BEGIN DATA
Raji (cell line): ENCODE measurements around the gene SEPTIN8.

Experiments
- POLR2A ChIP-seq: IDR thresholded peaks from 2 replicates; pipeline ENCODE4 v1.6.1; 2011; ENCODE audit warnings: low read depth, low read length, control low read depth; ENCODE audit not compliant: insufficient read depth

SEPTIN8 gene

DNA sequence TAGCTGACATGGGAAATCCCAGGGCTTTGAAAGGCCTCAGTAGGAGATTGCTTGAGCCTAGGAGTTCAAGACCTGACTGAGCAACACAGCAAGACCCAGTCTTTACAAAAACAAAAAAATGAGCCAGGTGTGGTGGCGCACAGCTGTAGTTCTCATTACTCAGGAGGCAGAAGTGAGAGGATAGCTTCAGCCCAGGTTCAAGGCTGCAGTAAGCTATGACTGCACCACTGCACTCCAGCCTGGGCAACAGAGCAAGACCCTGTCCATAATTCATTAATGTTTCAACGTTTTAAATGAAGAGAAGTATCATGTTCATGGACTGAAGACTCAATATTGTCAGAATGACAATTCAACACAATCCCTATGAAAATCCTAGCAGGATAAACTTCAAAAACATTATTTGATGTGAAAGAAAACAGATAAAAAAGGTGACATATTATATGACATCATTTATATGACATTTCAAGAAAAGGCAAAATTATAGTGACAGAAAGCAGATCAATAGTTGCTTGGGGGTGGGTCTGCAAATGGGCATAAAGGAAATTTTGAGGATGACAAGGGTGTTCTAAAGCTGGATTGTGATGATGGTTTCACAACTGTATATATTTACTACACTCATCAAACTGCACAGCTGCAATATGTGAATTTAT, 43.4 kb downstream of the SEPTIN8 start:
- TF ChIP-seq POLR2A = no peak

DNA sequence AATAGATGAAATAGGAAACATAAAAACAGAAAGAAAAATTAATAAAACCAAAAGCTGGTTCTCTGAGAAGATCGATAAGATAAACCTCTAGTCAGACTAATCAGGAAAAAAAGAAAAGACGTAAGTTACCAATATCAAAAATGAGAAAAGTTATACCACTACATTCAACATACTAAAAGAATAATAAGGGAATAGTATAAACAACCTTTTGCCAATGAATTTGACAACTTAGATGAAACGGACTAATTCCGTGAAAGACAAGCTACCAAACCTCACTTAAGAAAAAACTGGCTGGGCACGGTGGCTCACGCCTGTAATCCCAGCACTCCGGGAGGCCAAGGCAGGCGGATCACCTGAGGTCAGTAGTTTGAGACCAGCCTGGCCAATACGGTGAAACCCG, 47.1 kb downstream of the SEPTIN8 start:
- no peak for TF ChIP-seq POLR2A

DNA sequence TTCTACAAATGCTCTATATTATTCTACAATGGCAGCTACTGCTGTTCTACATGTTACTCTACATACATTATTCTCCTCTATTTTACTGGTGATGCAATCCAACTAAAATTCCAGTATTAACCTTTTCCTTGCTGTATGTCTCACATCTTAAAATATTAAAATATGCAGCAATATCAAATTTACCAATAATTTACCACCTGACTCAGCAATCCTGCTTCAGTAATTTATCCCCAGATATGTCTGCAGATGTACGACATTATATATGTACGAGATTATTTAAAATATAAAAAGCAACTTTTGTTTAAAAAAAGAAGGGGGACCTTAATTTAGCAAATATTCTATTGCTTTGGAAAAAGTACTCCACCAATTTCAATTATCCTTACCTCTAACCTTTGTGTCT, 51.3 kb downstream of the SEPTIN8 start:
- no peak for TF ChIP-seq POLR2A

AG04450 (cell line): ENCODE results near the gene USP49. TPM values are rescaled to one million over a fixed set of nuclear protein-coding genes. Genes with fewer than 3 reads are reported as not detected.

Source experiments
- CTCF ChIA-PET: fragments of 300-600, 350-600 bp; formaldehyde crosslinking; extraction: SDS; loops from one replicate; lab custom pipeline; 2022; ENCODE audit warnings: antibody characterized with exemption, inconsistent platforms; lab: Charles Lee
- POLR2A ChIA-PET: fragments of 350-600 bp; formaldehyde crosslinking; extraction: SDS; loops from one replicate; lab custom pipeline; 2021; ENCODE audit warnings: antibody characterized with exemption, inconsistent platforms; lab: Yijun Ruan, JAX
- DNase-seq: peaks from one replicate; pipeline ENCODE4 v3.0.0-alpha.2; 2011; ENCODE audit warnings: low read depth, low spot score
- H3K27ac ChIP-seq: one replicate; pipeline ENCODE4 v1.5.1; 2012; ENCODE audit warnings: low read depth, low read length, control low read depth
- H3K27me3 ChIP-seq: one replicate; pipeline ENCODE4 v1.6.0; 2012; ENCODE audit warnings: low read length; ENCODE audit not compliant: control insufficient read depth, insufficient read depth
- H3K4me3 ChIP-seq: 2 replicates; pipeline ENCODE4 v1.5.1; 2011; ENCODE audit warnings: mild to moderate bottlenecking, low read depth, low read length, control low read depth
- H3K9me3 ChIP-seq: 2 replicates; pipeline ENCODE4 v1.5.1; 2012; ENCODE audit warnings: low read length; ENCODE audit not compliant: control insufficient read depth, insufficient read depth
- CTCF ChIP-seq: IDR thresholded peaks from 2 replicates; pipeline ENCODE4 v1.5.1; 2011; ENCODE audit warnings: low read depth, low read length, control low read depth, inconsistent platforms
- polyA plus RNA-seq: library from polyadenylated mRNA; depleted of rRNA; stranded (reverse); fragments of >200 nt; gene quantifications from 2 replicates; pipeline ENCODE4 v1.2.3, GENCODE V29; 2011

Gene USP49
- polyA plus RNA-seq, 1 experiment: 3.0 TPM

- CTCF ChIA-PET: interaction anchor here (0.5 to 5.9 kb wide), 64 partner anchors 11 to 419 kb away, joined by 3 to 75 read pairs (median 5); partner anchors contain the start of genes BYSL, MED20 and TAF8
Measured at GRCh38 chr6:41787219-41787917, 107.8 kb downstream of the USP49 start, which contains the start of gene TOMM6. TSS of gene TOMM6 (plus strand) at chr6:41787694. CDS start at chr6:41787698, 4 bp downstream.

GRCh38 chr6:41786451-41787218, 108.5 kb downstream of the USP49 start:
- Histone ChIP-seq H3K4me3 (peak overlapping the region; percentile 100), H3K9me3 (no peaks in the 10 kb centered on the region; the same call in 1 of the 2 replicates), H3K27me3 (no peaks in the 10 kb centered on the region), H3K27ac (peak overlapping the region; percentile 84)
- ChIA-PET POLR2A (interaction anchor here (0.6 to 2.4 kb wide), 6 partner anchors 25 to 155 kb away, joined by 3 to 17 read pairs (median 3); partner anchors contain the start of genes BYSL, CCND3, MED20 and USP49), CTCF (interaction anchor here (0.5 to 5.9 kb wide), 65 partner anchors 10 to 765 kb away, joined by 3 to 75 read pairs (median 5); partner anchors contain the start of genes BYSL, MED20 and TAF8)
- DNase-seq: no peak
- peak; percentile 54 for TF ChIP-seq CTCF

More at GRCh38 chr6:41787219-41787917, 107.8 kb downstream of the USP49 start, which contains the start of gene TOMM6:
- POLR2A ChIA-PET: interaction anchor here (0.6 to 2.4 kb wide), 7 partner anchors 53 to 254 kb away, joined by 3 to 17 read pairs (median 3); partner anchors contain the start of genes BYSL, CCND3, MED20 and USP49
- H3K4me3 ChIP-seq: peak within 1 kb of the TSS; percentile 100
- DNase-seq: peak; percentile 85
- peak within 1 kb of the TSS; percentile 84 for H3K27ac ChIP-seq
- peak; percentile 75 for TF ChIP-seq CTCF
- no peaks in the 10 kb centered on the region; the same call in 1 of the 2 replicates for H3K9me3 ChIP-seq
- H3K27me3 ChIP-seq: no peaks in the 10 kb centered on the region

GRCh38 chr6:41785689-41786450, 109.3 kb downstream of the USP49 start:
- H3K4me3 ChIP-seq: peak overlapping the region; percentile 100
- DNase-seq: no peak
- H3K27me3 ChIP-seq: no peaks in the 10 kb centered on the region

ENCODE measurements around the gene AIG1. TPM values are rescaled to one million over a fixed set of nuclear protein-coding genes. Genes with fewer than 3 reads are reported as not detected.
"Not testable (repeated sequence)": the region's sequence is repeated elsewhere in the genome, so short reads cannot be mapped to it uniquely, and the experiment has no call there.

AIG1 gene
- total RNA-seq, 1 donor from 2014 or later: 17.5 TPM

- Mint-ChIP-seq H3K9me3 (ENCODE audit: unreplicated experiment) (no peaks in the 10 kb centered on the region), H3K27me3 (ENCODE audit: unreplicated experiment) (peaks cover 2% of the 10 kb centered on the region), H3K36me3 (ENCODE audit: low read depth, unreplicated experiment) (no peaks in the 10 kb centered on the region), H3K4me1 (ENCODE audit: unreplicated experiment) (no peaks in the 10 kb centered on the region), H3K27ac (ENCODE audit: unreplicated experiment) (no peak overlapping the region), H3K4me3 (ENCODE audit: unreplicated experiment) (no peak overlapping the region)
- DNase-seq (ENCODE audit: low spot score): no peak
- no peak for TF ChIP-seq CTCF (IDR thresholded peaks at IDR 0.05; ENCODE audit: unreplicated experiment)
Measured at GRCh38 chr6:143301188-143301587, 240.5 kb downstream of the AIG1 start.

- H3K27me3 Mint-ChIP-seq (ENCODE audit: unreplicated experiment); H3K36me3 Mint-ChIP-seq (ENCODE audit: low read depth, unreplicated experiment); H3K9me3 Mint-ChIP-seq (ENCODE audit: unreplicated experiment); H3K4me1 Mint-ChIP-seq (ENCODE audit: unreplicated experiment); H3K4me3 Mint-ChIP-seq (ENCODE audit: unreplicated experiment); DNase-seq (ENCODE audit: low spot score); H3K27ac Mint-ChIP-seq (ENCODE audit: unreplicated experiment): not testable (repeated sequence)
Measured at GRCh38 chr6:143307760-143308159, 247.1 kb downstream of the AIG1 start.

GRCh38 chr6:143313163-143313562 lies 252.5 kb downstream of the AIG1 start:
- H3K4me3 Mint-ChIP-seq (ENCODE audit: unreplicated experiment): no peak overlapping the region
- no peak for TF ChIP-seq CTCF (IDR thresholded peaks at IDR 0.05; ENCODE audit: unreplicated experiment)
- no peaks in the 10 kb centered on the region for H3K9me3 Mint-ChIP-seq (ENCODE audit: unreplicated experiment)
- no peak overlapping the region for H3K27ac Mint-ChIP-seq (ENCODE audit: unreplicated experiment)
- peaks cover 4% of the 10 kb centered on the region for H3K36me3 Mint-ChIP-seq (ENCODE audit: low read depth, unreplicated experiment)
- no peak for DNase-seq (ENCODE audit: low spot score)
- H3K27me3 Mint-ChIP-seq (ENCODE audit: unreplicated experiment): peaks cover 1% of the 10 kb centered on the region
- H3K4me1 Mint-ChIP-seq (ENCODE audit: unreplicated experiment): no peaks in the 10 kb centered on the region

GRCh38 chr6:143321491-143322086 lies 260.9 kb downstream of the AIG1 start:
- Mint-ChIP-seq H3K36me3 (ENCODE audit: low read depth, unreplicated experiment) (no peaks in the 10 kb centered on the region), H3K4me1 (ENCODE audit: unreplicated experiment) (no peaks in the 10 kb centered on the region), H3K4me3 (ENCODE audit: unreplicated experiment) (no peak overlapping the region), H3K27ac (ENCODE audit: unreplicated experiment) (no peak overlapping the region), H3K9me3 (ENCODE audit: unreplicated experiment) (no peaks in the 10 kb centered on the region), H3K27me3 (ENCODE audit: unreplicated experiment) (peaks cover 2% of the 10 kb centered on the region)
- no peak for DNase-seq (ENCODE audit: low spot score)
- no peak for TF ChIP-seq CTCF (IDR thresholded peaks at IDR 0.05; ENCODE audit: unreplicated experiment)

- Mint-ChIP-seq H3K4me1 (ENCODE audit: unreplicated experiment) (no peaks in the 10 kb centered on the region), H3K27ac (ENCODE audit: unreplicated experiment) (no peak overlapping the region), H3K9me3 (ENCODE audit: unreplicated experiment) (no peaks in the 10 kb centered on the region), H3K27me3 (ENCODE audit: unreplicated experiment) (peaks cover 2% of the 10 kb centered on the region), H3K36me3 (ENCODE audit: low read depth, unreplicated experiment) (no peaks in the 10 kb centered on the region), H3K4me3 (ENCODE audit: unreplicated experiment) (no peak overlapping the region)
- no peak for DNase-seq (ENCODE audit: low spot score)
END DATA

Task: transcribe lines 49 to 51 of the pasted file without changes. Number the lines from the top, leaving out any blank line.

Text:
- no peak for TF ChIP-seq CTCF (IDR thresholded peaks at IDR 0.05; ENCODE audit: unreplicated experiment)
Measured at GRCh38 chr6:143301188-143301587, 240.5 kb downstream of the AIG1 start.

- H3K27me3 Mint-ChIP-seq (ENCODE audit: unreplicated experiment); H3K36me3 Mint-ChIP-seq (ENCODE audit: low read depth, unreplicated experiment); H3K9me3 Mint-ChIP-seq (ENCODE audit: unreplicated experiment); H3K4me1 Mint-ChIP-seq (ENCODE audit: unreplicated experiment); H3K4me3 Mint-ChIP-seq (ENCODE audit: unreplicated experiment); DNase-seq (ENCODE audit: low spot score); H3K27ac Mint-ChIP-seq (ENCODE audit: unreplicated experiment): not testable (repeated sequence)